This is a course in social psychology as it pertains to the natural environment. We will consider how the environment influences aspects of human psychology (e.g., the psychological implications of humans' disconnect with nature), as well as how human psychology influences the environment (e.g., why some people engage in environmentally destructive behaviors despite holding proenvironmental attitudes). At the core of this course is an attempt to examine various ways in which research and theory in social psychology can contribute insights to understanding (and encouraging) environmentally responsible behavior and sustainable practices, both here at Williams and globally. Because human choice and behavior play such an important role in environmental problems, a consideration of human psychology may therefore be an important part of the solution. [ more ]

PSYC 349(S)Psychology and Law

This course examines the legal system in light of psychological research findings, Supreme Court rulings, wrongful conviction cases and illustrative crimes. The law's informal theories of human behavior will be compared to what psychologists know on the basis of theories and research regarding such topics as Miranda, lie detection, police interrogation, false confessions, eyewitness identification, repressed and recovered memories, forensic evidence, juries and criminal insanity. Students will conduct an empirical research project, analyze data and present their findings to their peers at the end of the semester. [ more ]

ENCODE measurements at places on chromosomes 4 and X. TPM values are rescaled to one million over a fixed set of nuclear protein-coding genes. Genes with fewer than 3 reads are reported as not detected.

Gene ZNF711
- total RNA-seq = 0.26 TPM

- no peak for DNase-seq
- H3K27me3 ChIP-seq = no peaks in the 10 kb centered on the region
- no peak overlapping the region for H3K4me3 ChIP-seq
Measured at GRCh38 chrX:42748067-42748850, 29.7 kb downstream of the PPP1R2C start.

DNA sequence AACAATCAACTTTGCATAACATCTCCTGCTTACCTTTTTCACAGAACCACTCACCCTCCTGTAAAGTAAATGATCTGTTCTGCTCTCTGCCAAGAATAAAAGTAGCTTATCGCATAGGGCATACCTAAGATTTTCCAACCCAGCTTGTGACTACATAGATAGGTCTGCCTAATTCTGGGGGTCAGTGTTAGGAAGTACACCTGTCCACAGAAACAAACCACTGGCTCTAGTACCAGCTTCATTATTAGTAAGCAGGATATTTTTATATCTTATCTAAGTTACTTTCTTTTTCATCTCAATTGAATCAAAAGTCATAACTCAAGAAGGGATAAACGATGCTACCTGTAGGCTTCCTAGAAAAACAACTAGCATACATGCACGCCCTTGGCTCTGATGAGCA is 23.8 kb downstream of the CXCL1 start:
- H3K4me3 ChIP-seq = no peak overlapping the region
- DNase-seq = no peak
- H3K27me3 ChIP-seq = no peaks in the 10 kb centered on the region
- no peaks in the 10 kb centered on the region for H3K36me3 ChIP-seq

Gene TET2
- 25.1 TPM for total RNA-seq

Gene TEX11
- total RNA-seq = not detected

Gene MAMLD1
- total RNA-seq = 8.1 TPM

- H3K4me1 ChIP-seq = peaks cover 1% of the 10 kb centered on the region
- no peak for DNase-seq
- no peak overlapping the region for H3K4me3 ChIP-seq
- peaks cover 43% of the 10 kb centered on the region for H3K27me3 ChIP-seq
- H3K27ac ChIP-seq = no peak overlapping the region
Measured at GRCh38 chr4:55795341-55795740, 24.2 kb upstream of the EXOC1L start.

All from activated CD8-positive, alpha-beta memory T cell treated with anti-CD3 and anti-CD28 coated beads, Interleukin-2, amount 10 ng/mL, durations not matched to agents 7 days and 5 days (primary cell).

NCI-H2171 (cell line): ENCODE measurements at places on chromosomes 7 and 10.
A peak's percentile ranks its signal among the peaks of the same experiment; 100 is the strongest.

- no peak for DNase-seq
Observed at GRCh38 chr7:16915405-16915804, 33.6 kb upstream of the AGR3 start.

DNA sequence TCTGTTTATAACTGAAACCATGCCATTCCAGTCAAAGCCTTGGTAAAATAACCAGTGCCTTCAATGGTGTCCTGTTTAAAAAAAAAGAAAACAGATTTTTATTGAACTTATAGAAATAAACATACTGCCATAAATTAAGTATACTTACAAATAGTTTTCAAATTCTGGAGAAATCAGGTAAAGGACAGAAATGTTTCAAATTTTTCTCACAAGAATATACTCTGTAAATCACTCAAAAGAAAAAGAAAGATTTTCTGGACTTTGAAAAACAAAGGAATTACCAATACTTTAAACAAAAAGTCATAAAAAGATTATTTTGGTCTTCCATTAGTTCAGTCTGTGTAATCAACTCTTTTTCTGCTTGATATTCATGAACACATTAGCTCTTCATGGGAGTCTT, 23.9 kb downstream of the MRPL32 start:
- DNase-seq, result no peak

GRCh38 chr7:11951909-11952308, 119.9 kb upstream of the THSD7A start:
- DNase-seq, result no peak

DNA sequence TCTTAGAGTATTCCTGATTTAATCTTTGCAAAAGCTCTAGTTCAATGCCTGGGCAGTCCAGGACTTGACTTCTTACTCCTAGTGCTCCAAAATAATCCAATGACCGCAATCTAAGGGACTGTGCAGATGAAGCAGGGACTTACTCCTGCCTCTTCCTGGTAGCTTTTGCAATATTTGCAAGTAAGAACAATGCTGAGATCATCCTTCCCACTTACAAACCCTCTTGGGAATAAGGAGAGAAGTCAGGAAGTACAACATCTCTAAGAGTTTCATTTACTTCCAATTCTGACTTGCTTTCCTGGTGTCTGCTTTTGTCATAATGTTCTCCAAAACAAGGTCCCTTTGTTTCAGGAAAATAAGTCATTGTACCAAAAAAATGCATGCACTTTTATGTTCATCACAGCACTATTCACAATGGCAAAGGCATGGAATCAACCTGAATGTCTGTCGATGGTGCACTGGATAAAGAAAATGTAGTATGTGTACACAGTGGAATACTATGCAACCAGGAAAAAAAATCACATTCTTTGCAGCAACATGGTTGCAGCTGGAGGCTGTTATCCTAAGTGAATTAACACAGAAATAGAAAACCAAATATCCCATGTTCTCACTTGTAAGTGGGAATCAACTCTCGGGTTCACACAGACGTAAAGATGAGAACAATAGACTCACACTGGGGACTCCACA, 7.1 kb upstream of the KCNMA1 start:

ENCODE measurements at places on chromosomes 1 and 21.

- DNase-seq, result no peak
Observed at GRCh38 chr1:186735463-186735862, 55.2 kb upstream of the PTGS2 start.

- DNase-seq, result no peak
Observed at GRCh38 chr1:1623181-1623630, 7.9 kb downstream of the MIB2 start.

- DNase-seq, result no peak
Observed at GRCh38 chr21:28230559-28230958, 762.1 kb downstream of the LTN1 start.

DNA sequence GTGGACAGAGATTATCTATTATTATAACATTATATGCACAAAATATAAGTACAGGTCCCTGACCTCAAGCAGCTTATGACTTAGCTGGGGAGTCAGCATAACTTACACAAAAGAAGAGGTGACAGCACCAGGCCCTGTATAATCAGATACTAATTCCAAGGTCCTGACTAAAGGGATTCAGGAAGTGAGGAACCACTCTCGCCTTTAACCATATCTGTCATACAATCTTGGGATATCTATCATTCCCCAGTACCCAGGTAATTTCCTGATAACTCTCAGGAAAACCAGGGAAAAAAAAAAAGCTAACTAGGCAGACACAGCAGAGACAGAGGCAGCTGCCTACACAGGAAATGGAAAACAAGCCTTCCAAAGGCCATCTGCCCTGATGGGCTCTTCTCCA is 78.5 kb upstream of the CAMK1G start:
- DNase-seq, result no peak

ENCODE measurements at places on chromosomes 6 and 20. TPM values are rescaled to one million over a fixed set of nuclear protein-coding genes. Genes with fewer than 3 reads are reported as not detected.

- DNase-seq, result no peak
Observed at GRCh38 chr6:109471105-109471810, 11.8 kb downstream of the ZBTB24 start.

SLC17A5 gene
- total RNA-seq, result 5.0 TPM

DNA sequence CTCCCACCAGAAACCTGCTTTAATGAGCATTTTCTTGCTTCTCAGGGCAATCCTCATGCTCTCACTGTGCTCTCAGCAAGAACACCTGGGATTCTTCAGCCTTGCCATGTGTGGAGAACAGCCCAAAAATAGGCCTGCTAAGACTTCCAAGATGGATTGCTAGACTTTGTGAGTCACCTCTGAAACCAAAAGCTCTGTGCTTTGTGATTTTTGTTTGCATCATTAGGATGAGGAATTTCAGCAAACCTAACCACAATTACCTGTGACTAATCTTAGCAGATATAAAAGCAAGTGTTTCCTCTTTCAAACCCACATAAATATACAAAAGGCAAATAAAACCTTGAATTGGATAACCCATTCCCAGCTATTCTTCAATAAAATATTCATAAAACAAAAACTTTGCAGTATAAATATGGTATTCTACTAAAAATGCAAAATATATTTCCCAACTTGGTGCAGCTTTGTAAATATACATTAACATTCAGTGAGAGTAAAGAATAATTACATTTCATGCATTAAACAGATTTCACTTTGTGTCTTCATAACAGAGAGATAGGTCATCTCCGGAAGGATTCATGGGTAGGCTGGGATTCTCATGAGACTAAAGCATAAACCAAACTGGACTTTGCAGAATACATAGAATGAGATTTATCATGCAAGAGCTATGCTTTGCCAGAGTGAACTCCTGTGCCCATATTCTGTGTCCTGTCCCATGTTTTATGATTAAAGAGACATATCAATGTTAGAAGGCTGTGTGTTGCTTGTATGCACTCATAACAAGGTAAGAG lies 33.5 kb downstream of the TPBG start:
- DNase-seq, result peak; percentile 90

PSYC 350Child Psychopathology

Not offered this year

This course explores the rapidly evolving field of psychological disorders in childhood and adolescence. We will examine the intertwined effects of individual characteristics (e.g., genetics, neurobiological factors), relationship processes (e.g., parenting, family functioning, peers), community settings (e.g., schools, neighborhoods), and the broader cultural context (e.g., poverty, stigma, media). Using a developmental framework, we will examine the emergence and maintenance of specific psychological disorders, as well as variations in how children cope with cataclysmic stressors (chronic illness, physical and sexual abuse). The goals of this course include (1) appreciation of the dynamic interplay between biology and experience in the unfolding of psychopathology, (2) exploration of diagnostic criteria and phenomenology of specific disorders, and (3) exposure to a wide range of research-based strategies for prevention and intervention. [ more ]

PSYC 351Childhood Peer Relations and Clinical Issues

Not offered this year

An exploration of the important ways peer relationships influence children's emotional, cognitive, and social development. We consider various aspects of childhood peer rejection, including emergence and maintenance of peer difficulties, short- and long-term consequences, and intervention and prevention programs. A variety of research methodologies and assessment strategies will be considered. All students will design and conduct an empirical research project based on the concepts discussed. [ more ]

PSYC 352(F)Clinical and Community Psychology

A study of the theory, methods, and professional issues in clinical and community psychology. In addition to academic work (primary source readings and class discussions), the course aims to enable students to apply their experience in academic psychology to field settings and to use their fieldwork experience to critically evaluate theory and research. The course includes a supervised field-work placement arranged by the instructor in a local mental health or social service agency. [ more ]